Our thoughts toward others can also lead us astray.  It is in your mind that you will first make your worst assumptions and judgments about the motivations of others.  Many times, if you will stop and think about it, you will see that you are projecting onto someone else things that you know are true about yourself.  And quite possibly you may be correct in your judgments.  But all this means is that this is a fellow human-being being just that, a human being.  Keep grace on hand.

We can also conjure up thoughts about future actions of others.  We can become angry in our hearts toward someone for something that they haven’t even done, nor probably will ever do, and then get steaming mad about it.  As I always say, think about what you are thinking about.  Catch yourself when you do this and make yourself stop.  Let someone at least actually offend before you become offended.  This will save you a lot of heart ache.

It is in your thought life that will be the battlefield where your worst battles will be fought.  Memorizing, and being familiar with scripture will be your best weapon in this fight.

5. Keep some perspective

We can always ask our self the question, “Compared to who?”.  No matter what our circumstances, it is possible to think of others who have had it worse, or better.  We are all one person in the midst of billions of people.   Things can always get worse or better.  We should be thankful for what we ought, work toward something better, and realize that no matter what happens we will end up one person in the midst of billions, some of which will be richer than you, poorer than you, more or less intelligent than you,  more or less attractive than you, and so on.  So don’t think too highly of yourself, nor too lowly.  Try your best to realize the truth about yourself, and be content with that.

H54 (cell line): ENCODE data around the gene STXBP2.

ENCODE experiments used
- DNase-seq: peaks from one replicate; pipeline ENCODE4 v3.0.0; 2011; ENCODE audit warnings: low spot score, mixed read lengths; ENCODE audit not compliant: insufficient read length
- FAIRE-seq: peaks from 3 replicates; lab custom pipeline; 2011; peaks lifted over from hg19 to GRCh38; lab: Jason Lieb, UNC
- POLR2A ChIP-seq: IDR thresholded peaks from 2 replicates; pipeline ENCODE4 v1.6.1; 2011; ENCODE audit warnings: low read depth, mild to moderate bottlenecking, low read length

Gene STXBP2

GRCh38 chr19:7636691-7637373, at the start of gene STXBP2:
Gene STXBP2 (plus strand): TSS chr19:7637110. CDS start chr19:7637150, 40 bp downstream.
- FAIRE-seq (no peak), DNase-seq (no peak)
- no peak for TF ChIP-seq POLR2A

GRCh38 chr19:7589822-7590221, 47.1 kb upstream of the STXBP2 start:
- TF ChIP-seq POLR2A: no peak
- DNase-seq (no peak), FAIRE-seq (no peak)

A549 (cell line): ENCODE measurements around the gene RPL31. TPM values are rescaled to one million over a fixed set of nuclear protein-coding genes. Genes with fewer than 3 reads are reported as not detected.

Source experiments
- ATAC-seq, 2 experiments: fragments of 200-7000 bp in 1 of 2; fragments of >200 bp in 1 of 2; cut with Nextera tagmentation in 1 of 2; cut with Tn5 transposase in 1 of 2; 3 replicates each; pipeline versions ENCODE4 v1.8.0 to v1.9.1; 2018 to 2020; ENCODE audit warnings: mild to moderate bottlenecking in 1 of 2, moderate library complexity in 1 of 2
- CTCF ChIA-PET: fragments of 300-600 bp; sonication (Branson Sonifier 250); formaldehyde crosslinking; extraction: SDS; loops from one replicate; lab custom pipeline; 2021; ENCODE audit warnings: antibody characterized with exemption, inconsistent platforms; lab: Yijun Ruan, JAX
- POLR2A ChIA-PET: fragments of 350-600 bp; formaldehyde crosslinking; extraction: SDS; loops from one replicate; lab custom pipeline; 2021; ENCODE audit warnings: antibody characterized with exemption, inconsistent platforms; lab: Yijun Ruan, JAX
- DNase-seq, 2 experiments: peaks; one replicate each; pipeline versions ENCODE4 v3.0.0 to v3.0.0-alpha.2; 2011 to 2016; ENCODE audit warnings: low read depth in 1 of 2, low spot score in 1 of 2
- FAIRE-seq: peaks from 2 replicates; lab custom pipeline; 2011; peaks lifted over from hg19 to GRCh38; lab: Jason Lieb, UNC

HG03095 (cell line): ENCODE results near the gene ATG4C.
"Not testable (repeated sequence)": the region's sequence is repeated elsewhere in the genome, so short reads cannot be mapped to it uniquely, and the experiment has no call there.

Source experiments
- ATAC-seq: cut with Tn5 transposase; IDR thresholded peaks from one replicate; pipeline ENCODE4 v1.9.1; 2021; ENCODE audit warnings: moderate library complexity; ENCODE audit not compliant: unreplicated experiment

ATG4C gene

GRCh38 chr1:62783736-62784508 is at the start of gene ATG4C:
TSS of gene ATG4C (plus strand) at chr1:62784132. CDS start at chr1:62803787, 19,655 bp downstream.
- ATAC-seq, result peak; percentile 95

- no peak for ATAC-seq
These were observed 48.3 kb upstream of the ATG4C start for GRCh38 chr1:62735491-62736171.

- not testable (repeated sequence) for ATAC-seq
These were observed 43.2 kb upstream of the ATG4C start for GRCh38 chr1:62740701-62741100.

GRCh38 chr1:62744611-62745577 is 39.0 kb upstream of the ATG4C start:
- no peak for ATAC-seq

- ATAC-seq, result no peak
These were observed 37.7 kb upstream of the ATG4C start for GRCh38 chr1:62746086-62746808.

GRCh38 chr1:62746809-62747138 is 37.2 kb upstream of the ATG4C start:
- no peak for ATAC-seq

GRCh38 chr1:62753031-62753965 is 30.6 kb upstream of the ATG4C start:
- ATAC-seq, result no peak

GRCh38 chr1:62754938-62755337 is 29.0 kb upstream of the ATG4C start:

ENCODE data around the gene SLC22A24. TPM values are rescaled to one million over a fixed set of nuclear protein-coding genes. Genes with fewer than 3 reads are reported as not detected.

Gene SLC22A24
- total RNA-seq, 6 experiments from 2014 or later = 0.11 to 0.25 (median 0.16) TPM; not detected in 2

6. Ask questions, listen to the answers

I once read of a study on social interactions.  In this study they put a group of people together with widely varying levels of income and education to study how well they all enjoyed each other’s company.  One might assume that the wealthier and educated people would be drawn to “their own kind”.  But the study showed that the one thing that determined whether the interaction between the people was enjoyable or not was how much each person had the opportunity to share in the conversation.  This, I think, says quite a bit about human relationships.  We generally have no need, as persons, to teach ourselves to speak but we are naturally deficient in listening.  And when I say listening, I don’t mean biding your time until it is your turn to talk, but to listen intently.  Determine to know more about others rather than desire others know about you.

7. Build others up